Controlling the Direction of Groundstrokes in Pickleball

Controlling the Direction of Groundstrokes in Pickleball


Hi there it’s Mark from Third Shot Sports.
Today we’re going to talk about controlling the direction on groundstrokes. Obviously
that’s important because it’s the difference between hitting a shot that is an unforced
error and goes out or hitting a winning shot. So, there are some myths out there about what
actually controls the direction of groundstrokes. We’re going to do two things today: First,
is to explore some of those myths and explode them and explain why their wrong. And two,
lead you down the right path to understanding what controls the direction. So, the first
myth and the most common one I hear is people say “it’s really important you follow through
towards your target”. “If you follow though towards your target, that’s where the ball
is going to go”. So, let’s take a look at this. You’ll see on the far side I have a basketball
and I have a chair. I’m going to aim for, I’m going to follow through towards the basketball
and let’s see where the ball goes. So again, I followed through towards the basketball
but it doesn’t go there. It goes towards the chair. Follow through toward the basketball
but again it didn’t go there. So that’s three times I’ve followed through toward the basketball
and three times the ball went somewhere else. So what’s gong on here? If you think about
it, this piece of advice doesn’t actually help. The followthrough is what happens after
the ball has already left the paddle. The ball is on its way somewhere: to the basketball,
or chair, or somewhere else. What I do with my paddle after the ball has left, can’t effect
where it’s going. It is already on its way. So what you do with the followthrough doesn’t
actually control where the ball goes because it’s after the fact. The second myth you hear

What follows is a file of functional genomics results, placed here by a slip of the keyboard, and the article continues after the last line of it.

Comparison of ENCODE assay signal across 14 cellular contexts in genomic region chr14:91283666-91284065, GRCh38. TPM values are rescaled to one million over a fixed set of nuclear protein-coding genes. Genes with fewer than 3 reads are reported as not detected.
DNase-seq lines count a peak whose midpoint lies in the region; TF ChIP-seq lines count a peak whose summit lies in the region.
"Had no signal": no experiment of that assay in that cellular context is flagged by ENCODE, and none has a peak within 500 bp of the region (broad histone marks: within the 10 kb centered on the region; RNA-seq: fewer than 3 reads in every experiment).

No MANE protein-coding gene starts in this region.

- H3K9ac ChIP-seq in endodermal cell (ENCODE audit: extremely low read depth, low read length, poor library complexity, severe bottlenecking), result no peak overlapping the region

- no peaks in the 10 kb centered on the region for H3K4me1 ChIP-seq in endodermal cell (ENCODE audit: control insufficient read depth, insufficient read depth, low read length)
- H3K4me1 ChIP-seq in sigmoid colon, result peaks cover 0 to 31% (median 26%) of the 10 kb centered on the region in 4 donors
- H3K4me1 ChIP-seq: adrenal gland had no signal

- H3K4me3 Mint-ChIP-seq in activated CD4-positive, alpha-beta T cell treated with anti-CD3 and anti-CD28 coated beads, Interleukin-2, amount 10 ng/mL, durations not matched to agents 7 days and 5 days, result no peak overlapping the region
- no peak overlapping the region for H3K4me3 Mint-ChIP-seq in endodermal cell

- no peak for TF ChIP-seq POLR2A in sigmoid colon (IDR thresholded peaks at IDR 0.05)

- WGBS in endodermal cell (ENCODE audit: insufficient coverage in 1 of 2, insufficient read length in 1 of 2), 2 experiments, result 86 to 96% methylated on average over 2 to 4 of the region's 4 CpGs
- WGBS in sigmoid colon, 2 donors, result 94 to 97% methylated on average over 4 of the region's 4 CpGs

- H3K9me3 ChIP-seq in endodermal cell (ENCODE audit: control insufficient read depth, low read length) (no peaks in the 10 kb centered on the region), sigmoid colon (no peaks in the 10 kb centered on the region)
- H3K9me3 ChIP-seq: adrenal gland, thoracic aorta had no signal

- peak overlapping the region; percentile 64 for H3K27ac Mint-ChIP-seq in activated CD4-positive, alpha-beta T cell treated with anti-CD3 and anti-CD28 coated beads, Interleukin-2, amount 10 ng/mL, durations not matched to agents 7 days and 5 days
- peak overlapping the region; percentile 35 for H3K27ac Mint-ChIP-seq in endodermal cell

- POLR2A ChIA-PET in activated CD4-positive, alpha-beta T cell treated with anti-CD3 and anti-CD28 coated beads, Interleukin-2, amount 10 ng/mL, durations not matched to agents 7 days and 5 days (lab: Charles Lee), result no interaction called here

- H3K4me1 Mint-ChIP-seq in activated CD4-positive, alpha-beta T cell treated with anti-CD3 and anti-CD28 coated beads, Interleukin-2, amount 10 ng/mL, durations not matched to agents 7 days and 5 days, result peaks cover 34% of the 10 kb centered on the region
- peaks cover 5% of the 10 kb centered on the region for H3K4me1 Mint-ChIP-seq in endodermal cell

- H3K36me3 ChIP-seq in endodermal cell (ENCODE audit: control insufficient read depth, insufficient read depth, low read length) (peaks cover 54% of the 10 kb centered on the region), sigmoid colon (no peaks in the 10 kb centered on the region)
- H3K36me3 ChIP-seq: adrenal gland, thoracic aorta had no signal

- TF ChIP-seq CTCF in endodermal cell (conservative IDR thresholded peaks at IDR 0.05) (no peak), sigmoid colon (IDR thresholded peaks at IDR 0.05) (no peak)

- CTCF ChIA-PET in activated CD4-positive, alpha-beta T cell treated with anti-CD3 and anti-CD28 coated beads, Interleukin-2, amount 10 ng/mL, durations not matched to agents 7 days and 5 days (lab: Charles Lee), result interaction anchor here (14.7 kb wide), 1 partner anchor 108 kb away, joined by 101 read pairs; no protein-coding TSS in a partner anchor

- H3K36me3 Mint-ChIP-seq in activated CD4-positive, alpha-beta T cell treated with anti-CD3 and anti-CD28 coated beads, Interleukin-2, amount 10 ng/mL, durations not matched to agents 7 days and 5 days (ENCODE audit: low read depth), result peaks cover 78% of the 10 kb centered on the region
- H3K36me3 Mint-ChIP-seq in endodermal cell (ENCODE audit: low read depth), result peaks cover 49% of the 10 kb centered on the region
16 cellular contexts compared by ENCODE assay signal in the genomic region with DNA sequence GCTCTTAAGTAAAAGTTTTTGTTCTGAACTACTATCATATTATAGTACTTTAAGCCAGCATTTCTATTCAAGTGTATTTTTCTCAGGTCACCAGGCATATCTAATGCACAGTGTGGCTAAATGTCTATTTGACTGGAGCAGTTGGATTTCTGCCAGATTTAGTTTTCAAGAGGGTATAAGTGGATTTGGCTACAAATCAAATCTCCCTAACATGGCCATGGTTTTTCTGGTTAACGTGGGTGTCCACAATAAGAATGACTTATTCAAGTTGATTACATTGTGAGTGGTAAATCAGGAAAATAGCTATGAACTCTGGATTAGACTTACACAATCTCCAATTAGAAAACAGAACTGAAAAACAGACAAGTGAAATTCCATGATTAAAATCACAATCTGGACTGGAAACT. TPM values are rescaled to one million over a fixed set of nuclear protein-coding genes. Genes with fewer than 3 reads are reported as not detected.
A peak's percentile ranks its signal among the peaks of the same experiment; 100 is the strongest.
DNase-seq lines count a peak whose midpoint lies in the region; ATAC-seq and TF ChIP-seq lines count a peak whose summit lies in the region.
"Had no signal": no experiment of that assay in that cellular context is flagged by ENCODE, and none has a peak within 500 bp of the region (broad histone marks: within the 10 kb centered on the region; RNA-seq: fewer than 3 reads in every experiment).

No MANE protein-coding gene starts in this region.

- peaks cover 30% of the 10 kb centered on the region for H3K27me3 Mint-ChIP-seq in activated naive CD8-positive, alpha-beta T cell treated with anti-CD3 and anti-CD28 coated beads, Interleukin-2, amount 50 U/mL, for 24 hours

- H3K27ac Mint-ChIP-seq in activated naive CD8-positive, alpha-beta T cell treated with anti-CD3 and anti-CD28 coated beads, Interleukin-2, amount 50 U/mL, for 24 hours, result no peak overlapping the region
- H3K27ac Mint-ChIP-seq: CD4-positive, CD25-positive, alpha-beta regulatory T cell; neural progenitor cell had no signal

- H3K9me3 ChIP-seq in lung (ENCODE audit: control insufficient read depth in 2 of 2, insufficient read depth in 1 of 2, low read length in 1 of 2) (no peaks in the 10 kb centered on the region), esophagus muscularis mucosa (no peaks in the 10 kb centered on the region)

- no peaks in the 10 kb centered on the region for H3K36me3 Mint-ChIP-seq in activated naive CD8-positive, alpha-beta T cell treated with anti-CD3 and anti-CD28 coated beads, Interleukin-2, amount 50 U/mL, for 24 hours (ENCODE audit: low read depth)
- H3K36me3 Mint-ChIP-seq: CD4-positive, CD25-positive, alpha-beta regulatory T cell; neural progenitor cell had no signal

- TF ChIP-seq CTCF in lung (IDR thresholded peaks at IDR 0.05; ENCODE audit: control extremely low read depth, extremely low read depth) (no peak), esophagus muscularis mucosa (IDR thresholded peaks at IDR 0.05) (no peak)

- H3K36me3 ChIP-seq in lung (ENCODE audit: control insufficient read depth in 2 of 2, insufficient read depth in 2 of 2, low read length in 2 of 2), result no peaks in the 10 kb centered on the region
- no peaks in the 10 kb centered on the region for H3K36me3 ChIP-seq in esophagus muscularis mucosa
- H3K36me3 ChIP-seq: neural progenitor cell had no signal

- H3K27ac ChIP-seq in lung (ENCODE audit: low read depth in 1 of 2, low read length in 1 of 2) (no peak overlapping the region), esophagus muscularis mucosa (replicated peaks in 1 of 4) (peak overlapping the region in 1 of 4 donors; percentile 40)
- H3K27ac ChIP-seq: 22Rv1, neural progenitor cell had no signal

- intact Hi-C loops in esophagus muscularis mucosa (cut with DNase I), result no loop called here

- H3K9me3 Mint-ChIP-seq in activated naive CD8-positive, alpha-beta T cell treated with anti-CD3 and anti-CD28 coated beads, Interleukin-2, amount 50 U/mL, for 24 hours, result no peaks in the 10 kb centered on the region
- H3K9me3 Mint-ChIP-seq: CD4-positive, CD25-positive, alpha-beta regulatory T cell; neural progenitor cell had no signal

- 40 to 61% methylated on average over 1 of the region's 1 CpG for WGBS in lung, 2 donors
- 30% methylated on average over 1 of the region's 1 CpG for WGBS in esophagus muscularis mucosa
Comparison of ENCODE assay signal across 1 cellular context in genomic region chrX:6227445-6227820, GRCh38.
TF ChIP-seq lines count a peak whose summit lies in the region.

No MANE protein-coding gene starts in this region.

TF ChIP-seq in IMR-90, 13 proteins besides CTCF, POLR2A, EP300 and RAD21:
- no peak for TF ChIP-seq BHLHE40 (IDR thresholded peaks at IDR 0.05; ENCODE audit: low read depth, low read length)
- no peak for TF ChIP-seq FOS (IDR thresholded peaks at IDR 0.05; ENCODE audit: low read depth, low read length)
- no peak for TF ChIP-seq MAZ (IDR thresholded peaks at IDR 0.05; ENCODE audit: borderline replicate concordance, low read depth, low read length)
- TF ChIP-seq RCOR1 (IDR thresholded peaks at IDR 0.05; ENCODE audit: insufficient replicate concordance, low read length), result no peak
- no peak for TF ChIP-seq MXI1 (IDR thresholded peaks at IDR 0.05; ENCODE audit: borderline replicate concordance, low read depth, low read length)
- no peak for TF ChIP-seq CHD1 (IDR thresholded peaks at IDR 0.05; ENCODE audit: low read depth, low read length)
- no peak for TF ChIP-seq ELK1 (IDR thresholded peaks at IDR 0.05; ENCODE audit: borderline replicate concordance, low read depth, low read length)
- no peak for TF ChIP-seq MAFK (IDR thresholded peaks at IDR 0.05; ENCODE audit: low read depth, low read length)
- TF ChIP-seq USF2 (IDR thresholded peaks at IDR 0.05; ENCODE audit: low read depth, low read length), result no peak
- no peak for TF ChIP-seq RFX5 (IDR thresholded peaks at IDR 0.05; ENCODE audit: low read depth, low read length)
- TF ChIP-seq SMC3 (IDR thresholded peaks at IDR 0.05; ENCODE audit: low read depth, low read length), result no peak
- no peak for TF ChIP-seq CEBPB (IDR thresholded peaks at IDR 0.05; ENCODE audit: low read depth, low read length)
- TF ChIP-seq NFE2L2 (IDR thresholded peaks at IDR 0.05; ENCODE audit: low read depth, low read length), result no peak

is that “it’s important to line up your feet and hips and shoulders towards your target
and that’s going to make it go where you want”. Let’s look at that. I’m going to line up towards
the chair. I’m on this angle. Everything is well lined up. I send the ball and it doesn’t
go there. It could go there, but it could also go somewhere else. Again, it’s not your
feet or your hips or your shoulders that are sending the ball. I could be lined up in this
really strange position, backwards, and I can still send it wherever I want. I could
send it to the basketball, I could send it to the chair, because it’s not my hips or
shoulders or feet that send the ball. So those are the two myths. If you hear them from people,
“followthrough toward your target” or “line up your hips”: you now know that they are
on the wrong path. So what’s the right path? What actually controls the direction of your
groundstrokes? Well, the main thing that controls it is the angle ofg the paddle at the moment
you make contact. For example, if I was hitting the ball towards you, if my racquet face is
pointing straight towards you, that’s where the ball is going to go. If the racquet angle
is pointed to the side, away from you when I hit, it’s going to go that way. If it’s
tilted the other way, it goes the other way. So regardless of what position my body is
in, it’s the angle of the paddle at impact that controls the direction. Let’s take a
look. So, I’m going to make sure that when I hit this ball this time, that the paddle
face is pointed straight toward the basketball. And then it goes towards the basketball. If
I do everything exactly the same but this time I tilt it, hitting slightly on the outside
part of the ball, now that the paddle face is pointed towards the chair, it goes towards
the chair. This is the same on the backhand. Again, if it’s tilted towards the chair when
I hit, it goes to the chair, if it’s tiled towards the basketball, it goes towards the
basketball. So, regardless of what position you’re in, it’s going to be the angle of the
paddle at impact that controls where the ball goes. Ok? So next time you’re out playing
some pickleball, and your partner says “Hey, how do I hit a good down the line? How do
I hit a good crosscourt?” you know. It’s not your feet. It’s not your followthrough. It’s
the angle of the paddle at impact.